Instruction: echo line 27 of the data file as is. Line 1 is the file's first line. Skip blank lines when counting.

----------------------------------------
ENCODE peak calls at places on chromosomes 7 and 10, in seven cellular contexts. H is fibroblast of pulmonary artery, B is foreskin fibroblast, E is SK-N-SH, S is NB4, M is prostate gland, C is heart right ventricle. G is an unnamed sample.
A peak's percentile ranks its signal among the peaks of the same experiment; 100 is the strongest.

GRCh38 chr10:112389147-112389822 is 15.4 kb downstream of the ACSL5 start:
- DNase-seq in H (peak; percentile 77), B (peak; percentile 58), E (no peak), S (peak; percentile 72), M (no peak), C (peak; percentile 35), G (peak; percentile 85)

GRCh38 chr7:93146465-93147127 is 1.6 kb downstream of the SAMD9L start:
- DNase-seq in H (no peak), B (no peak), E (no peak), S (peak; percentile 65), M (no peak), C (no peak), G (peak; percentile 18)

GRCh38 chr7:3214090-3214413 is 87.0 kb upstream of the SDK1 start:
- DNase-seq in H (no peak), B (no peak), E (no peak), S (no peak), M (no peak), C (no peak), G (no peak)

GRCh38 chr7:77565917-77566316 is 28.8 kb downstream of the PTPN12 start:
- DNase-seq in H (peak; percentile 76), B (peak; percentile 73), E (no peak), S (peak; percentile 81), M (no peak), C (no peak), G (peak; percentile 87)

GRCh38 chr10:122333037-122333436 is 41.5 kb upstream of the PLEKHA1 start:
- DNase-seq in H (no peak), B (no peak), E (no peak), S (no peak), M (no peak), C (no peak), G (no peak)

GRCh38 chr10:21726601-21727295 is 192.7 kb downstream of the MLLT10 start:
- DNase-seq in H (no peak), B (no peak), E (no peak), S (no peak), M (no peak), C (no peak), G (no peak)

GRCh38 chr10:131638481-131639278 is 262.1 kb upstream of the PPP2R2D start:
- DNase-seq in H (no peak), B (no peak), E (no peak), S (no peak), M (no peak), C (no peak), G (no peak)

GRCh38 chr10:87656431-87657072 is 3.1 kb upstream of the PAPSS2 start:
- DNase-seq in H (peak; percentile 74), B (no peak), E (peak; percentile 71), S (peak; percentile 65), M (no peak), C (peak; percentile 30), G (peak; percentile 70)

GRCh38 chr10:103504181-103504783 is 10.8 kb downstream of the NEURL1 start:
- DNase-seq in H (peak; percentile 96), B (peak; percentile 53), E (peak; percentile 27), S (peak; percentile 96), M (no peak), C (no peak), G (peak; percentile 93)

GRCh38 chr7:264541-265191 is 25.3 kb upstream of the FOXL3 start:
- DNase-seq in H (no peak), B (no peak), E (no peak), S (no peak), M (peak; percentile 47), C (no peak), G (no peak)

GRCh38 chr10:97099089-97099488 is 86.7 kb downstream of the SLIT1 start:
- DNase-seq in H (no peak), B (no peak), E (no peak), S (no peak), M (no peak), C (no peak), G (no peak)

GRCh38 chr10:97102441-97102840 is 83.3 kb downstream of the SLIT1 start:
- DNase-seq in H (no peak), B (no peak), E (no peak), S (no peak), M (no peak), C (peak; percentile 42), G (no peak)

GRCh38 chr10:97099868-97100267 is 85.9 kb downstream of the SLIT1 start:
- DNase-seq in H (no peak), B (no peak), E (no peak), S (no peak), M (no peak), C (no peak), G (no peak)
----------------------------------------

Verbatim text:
GRCh38 chr10:97099868-97100267 is 85.9 kb downstream of the SLIT1 start: